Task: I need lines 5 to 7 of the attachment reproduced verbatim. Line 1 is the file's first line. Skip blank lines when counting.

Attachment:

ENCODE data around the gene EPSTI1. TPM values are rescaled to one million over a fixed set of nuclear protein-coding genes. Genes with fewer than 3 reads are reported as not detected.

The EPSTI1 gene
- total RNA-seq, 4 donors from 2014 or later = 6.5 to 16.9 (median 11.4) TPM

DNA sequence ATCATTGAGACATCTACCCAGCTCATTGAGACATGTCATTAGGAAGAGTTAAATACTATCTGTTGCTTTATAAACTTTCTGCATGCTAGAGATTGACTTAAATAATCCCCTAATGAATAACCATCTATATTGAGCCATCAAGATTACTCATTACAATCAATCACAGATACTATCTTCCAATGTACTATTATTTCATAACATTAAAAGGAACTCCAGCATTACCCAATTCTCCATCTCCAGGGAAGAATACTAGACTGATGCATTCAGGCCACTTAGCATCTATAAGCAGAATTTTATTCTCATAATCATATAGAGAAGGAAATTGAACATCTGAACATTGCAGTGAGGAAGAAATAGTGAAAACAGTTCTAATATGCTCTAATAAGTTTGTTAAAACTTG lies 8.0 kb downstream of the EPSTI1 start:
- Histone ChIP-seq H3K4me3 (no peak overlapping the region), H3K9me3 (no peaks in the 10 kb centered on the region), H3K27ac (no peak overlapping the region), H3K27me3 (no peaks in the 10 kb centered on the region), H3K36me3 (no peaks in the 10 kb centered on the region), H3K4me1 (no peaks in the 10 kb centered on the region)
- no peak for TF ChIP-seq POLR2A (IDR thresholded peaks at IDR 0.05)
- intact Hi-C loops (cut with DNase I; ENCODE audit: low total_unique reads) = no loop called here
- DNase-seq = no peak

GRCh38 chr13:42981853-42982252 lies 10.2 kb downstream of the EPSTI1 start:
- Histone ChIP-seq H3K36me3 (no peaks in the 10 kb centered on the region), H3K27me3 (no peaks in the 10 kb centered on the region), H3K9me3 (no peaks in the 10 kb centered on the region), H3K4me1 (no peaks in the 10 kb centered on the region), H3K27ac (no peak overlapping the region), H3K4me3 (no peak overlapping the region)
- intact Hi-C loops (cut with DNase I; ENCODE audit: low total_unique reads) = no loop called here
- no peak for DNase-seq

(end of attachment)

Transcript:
- Histone ChIP-seq H3K4me3 (no peak overlapping the region), H3K9me3 (no peaks in the 10 kb centered on the region), H3K27ac (no peak overlapping the region), H3K27me3 (no peaks in the 10 kb centered on the region), H3K36me3 (no peaks in the 10 kb centered on the region), H3K4me1 (no peaks in the 10 kb centered on the region)
- no peak for TF ChIP-seq POLR2A (IDR thresholded peaks at IDR 0.05)
- intact Hi-C loops (cut with DNase I; ENCODE audit: low total_unique reads) = no loop called here